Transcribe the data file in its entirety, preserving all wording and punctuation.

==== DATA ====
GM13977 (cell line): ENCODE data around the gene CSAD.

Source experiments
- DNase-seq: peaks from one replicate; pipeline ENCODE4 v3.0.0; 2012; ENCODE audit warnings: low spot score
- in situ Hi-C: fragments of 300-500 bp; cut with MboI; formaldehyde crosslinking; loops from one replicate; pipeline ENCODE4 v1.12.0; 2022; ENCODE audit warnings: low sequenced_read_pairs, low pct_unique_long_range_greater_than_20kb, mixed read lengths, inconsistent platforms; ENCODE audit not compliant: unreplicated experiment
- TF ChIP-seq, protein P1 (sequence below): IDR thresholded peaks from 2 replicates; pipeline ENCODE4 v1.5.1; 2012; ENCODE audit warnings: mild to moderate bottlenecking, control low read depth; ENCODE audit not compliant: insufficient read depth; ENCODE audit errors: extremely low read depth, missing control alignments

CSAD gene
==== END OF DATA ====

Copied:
GM13977 (cell line): ENCODE data around the gene CSAD.

Source experiments
- DNase-seq: peaks from one replicate; pipeline ENCODE4 v3.0.0; 2012; ENCODE audit warnings: low spot score
- in situ Hi-C: fragments of 300-500 bp; cut with MboI; formaldehyde crosslinking; loops from one replicate; pipeline ENCODE4 v1.12.0; 2022; ENCODE audit warnings: low sequenced_read_pairs, low pct_unique_long_range_greater_than_20kb, mixed read lengths, inconsistent platforms; ENCODE audit not compliant: unreplicated experiment
- TF ChIP-seq, protein P1 (sequence below): IDR thresholded peaks from 2 replicates; pipeline ENCODE4 v1.5.1; 2012; ENCODE audit warnings: mild to moderate bottlenecking, control low read depth; ENCODE audit not compliant: insufficient read depth; ENCODE audit errors: extremely low read depth, missing control alignments

CSAD gene